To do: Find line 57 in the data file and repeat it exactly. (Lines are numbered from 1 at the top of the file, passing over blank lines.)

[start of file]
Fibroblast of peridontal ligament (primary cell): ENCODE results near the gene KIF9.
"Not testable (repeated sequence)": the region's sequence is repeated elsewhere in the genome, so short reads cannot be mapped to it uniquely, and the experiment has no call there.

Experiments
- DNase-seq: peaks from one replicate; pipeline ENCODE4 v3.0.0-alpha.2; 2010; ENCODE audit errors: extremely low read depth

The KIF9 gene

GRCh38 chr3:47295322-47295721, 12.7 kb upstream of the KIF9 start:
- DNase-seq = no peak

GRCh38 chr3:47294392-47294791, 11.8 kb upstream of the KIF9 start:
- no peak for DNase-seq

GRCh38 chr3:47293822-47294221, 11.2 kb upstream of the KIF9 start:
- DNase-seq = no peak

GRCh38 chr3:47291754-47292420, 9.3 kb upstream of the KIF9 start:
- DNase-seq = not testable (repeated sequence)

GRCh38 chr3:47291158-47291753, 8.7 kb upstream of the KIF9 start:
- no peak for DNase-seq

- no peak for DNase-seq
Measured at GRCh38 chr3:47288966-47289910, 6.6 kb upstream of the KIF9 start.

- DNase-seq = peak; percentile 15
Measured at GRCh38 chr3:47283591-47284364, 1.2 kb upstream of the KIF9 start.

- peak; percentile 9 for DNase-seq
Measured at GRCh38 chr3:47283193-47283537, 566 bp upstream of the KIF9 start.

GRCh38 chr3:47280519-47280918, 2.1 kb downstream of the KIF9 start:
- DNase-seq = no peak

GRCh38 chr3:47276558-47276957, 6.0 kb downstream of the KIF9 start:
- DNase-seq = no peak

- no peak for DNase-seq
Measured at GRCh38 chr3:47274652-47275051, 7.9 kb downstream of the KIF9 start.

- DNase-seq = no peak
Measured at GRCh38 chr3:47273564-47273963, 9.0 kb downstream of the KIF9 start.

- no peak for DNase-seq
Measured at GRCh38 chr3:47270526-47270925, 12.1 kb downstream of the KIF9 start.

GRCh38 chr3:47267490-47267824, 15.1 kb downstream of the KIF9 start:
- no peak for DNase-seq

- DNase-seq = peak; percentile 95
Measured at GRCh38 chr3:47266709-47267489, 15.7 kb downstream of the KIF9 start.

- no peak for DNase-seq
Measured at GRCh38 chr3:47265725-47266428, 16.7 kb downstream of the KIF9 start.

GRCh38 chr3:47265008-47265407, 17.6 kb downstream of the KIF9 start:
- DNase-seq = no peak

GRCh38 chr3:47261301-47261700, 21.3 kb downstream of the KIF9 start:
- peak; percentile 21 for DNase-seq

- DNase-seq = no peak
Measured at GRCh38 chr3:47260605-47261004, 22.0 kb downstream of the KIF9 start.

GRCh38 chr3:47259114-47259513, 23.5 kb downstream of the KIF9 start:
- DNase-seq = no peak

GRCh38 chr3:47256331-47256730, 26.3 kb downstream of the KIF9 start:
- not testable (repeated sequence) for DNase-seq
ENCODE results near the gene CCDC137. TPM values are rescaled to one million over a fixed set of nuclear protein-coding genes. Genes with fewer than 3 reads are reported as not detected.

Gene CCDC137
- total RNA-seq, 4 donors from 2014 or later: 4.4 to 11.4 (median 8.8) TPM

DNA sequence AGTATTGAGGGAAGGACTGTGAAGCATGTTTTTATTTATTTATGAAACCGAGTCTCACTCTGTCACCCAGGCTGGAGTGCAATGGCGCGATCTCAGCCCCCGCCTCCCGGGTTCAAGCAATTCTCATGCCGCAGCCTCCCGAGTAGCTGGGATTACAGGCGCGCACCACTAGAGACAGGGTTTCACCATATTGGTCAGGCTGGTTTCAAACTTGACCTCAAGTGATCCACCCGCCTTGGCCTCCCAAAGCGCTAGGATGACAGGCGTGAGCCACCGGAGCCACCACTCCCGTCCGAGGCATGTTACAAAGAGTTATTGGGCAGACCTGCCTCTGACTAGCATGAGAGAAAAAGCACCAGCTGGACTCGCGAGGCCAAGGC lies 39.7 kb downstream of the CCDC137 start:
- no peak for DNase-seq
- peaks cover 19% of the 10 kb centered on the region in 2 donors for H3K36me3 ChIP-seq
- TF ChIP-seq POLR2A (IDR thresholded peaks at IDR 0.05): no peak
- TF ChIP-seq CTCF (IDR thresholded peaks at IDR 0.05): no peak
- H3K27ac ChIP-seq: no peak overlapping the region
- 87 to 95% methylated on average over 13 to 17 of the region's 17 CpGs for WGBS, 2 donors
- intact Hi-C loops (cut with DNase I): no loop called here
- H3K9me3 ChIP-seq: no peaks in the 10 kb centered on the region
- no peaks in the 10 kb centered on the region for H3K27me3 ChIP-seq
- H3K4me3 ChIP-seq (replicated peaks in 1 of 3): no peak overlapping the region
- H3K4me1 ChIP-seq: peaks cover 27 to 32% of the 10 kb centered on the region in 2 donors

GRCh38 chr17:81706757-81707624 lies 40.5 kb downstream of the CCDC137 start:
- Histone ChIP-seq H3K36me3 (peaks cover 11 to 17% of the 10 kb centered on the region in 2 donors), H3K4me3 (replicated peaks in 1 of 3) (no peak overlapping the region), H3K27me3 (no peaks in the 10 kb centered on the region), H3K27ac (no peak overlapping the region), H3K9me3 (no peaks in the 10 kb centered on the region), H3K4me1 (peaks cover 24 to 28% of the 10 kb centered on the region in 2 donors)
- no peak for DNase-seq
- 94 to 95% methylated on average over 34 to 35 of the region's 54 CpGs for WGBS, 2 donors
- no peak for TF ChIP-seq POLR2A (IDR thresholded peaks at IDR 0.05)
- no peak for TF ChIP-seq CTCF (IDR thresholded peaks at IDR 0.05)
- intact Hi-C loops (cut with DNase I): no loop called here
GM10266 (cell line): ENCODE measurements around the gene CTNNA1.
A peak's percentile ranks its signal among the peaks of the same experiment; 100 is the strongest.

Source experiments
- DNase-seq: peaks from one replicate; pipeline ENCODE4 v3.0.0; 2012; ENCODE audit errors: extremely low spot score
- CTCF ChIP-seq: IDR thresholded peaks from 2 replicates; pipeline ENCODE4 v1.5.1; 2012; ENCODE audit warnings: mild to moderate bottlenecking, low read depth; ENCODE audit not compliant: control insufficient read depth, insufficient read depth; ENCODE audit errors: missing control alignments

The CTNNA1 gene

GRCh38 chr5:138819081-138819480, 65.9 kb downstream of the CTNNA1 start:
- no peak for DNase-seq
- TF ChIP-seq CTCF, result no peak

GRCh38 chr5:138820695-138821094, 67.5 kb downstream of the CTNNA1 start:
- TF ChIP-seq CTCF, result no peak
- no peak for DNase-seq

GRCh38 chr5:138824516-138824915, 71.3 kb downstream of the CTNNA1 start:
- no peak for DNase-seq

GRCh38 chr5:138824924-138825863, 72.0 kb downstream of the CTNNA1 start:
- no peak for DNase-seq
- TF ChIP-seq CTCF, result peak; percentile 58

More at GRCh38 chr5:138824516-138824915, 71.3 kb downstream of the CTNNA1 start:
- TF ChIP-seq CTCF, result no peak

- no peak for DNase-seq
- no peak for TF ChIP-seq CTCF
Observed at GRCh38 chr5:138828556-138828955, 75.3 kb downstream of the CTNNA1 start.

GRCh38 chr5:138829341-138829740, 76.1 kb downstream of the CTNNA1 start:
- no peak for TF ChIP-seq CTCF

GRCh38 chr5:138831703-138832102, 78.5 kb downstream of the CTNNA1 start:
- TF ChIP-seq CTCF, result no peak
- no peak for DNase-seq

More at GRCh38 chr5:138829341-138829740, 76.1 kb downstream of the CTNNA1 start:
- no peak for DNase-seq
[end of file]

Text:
- 87 to 95% methylated on average over 13 to 17 of the region's 17 CpGs for WGBS, 2 donors